Earlier I wrote a little about using GrandOrgue to Make a Digital Piano Sound Like an Organ. This involved using my laptop as a virtual pipe organ. On the one hand, this provided a portable way to bring the sound of a pipe organ into the choir loft, which worked. The downside was that it took a while to set up and made it difficult to practise during the week, when I would use my laptop for other things.
Last year I found a smaller, older laptop to use as a virtual pipe organ, which could be left set up all the time at home. This involved using Aeolus, a smaller program which could run on a less powerful computer. Whereas GrandOrgue and Hauptwerk use samples recorded from real organs, Aeolus generates the sounds itself, combining different frequencies.
As the weather has been warming up here in Australia, I noticed the laptop’s fan coming on, which made me concerned that it would struggle with the heat if I left it on over the summer. I turned to the idea of using an even smaller computer—a Raspberry Pi!
It seems possible to run GrandOrgue on the Raspberry Pi and you can find a script to help you. But the Pi’s rather minimal resources would not be able to handle the more interesting sample sets available, so I was open to alternatives.
A company called Organnery, based in France, offers this demonstration of running a virtual pipe organ with Aeolus on a Raspberry Pi:
Organnery offers prebuilt kits or custom installations from qualified technicians, even adapting existing organs to become midified electronic organs.
For those who may be daunted at the prospect of setting up your own computer, Noel Jones has come up with a pre-packaged Choir Organ, a box which plugs into a midi keyboard and your sound system. I haven’t tried it, but it sounds like it uses similar ideas.
One more alternative is Zynthian – a company offering a very powerful multitimbral synthesizer and audio processor which can also run Aeolus. Like Organnery, it also uses a Raspberry Pi.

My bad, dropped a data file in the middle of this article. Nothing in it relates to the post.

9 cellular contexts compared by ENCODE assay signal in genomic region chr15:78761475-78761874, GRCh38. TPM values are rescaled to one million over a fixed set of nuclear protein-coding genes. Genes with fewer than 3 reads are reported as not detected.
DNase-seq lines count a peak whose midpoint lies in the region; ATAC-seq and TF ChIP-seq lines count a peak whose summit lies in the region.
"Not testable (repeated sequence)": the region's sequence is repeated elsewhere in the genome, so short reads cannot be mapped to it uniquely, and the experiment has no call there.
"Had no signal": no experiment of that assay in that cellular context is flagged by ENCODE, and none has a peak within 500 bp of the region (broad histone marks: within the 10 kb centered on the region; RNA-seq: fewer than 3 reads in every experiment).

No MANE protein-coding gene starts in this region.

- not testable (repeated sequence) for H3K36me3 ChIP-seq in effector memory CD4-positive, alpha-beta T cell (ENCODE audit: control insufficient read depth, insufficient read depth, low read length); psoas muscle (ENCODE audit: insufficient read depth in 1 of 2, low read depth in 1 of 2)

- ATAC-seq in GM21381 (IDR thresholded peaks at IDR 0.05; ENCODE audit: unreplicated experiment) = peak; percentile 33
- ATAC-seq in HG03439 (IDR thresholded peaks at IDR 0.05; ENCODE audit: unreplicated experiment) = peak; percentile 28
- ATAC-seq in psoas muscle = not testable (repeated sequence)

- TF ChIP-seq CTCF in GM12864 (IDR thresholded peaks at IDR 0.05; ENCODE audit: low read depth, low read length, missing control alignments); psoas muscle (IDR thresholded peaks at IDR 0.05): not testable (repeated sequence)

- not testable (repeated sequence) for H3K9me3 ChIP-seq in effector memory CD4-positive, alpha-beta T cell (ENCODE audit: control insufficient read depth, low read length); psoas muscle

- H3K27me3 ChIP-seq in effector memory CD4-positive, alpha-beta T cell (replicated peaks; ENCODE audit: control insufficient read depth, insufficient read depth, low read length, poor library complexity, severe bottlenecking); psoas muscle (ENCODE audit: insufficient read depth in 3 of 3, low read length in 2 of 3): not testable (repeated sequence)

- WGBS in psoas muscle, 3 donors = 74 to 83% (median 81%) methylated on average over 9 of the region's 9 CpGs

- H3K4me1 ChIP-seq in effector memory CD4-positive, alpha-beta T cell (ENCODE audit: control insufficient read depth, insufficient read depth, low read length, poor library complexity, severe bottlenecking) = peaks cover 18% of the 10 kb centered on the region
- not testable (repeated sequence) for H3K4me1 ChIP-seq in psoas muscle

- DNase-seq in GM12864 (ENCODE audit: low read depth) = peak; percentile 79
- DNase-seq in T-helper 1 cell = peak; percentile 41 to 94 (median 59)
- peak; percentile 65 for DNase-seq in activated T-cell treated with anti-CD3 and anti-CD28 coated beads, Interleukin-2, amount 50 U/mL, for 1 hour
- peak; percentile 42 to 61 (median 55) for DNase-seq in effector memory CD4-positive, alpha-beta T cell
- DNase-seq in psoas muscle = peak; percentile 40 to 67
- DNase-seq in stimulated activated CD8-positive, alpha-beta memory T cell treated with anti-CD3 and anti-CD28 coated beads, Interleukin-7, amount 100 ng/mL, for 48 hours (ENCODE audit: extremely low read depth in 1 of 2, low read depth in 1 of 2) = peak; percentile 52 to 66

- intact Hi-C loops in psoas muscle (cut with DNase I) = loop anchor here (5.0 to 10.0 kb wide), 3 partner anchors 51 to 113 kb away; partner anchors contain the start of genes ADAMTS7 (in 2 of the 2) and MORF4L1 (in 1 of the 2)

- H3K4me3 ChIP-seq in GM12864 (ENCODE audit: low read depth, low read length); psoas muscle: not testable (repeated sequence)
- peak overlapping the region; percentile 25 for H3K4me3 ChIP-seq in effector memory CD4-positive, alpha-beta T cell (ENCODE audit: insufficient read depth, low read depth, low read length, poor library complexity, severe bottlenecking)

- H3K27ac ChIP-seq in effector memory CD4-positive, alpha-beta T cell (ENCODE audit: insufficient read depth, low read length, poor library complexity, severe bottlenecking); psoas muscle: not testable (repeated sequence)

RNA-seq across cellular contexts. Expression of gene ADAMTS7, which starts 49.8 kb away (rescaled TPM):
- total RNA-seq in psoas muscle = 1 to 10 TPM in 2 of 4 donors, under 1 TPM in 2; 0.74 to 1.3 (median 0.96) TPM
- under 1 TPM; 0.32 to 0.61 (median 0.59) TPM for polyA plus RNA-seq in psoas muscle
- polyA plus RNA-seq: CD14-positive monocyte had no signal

Lastly, I stumbled across Box of Stops, yet another Electronic Organ based on the humble Raspberry Pi. This one seems to use much more modern registrations, moving further from the classical pipe organ. The project takes the interesting approach to changing stops by utilizing the touch screen on a phone or tablet connected to the same local area network. This raises the interesting idea of a member of the congregation hacking into the system and changing the registration during a service from their phone.
Finally, here is a short tour of my own current setup. I have two USB MIDI keyboards, an amplifier, two large speakers, qwerty keyboard, monitor and mouse and a Raspberry Pi 3. I also have a pedalboard and bench gleaned from an old Lowrey Promenade. I haven’t connected the pedalboard yet, but this product makes it look possible.
I still take my laptop to Mass to bypass the Digital Piano in the choir loft. Having this set up at home has helped make it easier for me to practise as well as providing an accessible means for my children to try it out.